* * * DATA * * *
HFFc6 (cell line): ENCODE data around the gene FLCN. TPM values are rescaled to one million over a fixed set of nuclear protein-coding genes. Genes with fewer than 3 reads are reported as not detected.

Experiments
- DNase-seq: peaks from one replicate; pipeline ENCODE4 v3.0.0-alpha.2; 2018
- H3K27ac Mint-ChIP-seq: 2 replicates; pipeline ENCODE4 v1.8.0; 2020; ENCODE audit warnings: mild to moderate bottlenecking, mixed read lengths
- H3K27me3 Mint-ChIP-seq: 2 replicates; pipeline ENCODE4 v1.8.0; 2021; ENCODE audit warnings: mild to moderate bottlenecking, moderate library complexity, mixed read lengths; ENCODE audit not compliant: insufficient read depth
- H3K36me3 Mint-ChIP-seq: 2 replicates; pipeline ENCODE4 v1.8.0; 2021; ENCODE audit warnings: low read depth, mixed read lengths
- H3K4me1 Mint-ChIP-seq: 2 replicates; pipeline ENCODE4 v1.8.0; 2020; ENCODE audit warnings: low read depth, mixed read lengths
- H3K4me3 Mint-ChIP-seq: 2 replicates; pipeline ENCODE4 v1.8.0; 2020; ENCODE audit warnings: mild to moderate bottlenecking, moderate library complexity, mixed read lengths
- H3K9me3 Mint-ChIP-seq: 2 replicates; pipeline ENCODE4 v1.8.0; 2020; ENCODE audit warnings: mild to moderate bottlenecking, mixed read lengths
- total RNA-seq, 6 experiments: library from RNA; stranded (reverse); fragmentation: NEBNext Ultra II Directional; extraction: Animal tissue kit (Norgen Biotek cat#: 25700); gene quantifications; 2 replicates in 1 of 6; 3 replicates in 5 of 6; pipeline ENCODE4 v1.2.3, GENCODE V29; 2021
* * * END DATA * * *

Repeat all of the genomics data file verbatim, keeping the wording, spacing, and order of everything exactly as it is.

HFFc6 (cell line): ENCODE data around the gene FLCN. TPM values are rescaled to one million over a fixed set of nuclear protein-coding genes. Genes with fewer than 3 reads are reported as not detected.

Experiments
- DNase-seq: peaks from one replicate; pipeline ENCODE4 v3.0.0-alpha.2; 2018
- H3K27ac Mint-ChIP-seq: 2 replicates; pipeline ENCODE4 v1.8.0; 2020; ENCODE audit warnings: mild to moderate bottlenecking, mixed read lengths
- H3K27me3 Mint-ChIP-seq: 2 replicates; pipeline ENCODE4 v1.8.0; 2021; ENCODE audit warnings: mild to moderate bottlenecking, moderate library complexity, mixed read lengths; ENCODE audit not compliant: insufficient read depth
- H3K36me3 Mint-ChIP-seq: 2 replicates; pipeline ENCODE4 v1.8.0; 2021; ENCODE audit warnings: low read depth, mixed read lengths
- H3K4me1 Mint-ChIP-seq: 2 replicates; pipeline ENCODE4 v1.8.0; 2020; ENCODE audit warnings: low read depth, mixed read lengths
- H3K4me3 Mint-ChIP-seq: 2 replicates; pipeline ENCODE4 v1.8.0; 2020; ENCODE audit warnings: mild to moderate bottlenecking, moderate library complexity, mixed read lengths
- H3K9me3 Mint-ChIP-seq: 2 replicates; pipeline ENCODE4 v1.8.0; 2020; ENCODE audit warnings: mild to moderate bottlenecking, mixed read lengths
- total RNA-seq, 6 experiments: library from RNA; stranded (reverse); fragmentation: NEBNext Ultra II Directional; extraction: Animal tissue kit (Norgen Biotek cat#: 25700); gene quantifications; 2 replicates in 1 of 6; 3 replicates in 5 of 6; pipeline ENCODE4 v1.2.3, GENCODE V29; 2021